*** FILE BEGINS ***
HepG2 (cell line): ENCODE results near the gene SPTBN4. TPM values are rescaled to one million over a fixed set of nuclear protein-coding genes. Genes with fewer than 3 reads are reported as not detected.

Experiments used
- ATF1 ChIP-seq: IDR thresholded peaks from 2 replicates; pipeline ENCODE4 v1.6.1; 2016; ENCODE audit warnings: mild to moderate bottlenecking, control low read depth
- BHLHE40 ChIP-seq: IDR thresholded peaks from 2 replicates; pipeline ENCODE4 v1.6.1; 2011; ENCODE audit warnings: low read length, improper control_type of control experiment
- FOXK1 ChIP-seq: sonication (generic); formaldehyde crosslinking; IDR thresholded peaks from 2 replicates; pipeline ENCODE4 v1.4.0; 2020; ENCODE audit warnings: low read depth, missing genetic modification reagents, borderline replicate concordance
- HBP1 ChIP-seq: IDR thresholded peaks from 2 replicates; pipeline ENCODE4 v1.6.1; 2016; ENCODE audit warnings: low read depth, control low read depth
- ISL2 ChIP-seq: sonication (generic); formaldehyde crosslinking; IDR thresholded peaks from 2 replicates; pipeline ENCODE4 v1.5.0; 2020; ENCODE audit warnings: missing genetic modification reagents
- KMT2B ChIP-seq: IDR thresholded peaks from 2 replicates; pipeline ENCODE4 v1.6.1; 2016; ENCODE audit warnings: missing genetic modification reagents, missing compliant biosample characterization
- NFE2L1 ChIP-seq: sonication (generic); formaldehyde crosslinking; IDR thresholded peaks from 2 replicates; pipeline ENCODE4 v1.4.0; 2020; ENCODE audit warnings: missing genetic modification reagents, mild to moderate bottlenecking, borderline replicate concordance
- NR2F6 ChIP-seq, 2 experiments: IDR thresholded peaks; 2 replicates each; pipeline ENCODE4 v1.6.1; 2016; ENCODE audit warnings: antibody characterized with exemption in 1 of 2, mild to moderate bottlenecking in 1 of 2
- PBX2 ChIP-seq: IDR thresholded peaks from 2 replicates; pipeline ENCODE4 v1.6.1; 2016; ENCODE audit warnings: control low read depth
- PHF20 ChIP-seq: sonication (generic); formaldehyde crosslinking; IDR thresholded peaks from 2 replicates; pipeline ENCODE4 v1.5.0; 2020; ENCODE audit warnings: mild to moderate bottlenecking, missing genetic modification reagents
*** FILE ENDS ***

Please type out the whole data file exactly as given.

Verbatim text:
HepG2 (cell line): ENCODE results near the gene SPTBN4. TPM values are rescaled to one million over a fixed set of nuclear protein-coding genes. Genes with fewer than 3 reads are reported as not detected.

Experiments used
- ATF1 ChIP-seq: IDR thresholded peaks from 2 replicates; pipeline ENCODE4 v1.6.1; 2016; ENCODE audit warnings: mild to moderate bottlenecking, control low read depth
- BHLHE40 ChIP-seq: IDR thresholded peaks from 2 replicates; pipeline ENCODE4 v1.6.1; 2011; ENCODE audit warnings: low read length, improper control_type of control experiment
- FOXK1 ChIP-seq: sonication (generic); formaldehyde crosslinking; IDR thresholded peaks from 2 replicates; pipeline ENCODE4 v1.4.0; 2020; ENCODE audit warnings: low read depth, missing genetic modification reagents, borderline replicate concordance
- HBP1 ChIP-seq: IDR thresholded peaks from 2 replicates; pipeline ENCODE4 v1.6.1; 2016; ENCODE audit warnings: low read depth, control low read depth
- ISL2 ChIP-seq: sonication (generic); formaldehyde crosslinking; IDR thresholded peaks from 2 replicates; pipeline ENCODE4 v1.5.0; 2020; ENCODE audit warnings: missing genetic modification reagents
- KMT2B ChIP-seq: IDR thresholded peaks from 2 replicates; pipeline ENCODE4 v1.6.1; 2016; ENCODE audit warnings: missing genetic modification reagents, missing compliant biosample characterization
- NFE2L1 ChIP-seq: sonication (generic); formaldehyde crosslinking; IDR thresholded peaks from 2 replicates; pipeline ENCODE4 v1.4.0; 2020; ENCODE audit warnings: missing genetic modification reagents, mild to moderate bottlenecking, borderline replicate concordance
- NR2F6 ChIP-seq, 2 experiments: IDR thresholded peaks; 2 replicates each; pipeline ENCODE4 v1.6.1; 2016; ENCODE audit warnings: antibody characterized with exemption in 1 of 2, mild to moderate bottlenecking in 1 of 2
- PBX2 ChIP-seq: IDR thresholded peaks from 2 replicates; pipeline ENCODE4 v1.6.1; 2016; ENCODE audit warnings: control low read depth
- PHF20 ChIP-seq: sonication (generic); formaldehyde crosslinking; IDR thresholded peaks from 2 replicates; pipeline ENCODE4 v1.5.0; 2020; ENCODE audit warnings: mild to moderate bottlenecking, missing genetic modification reagents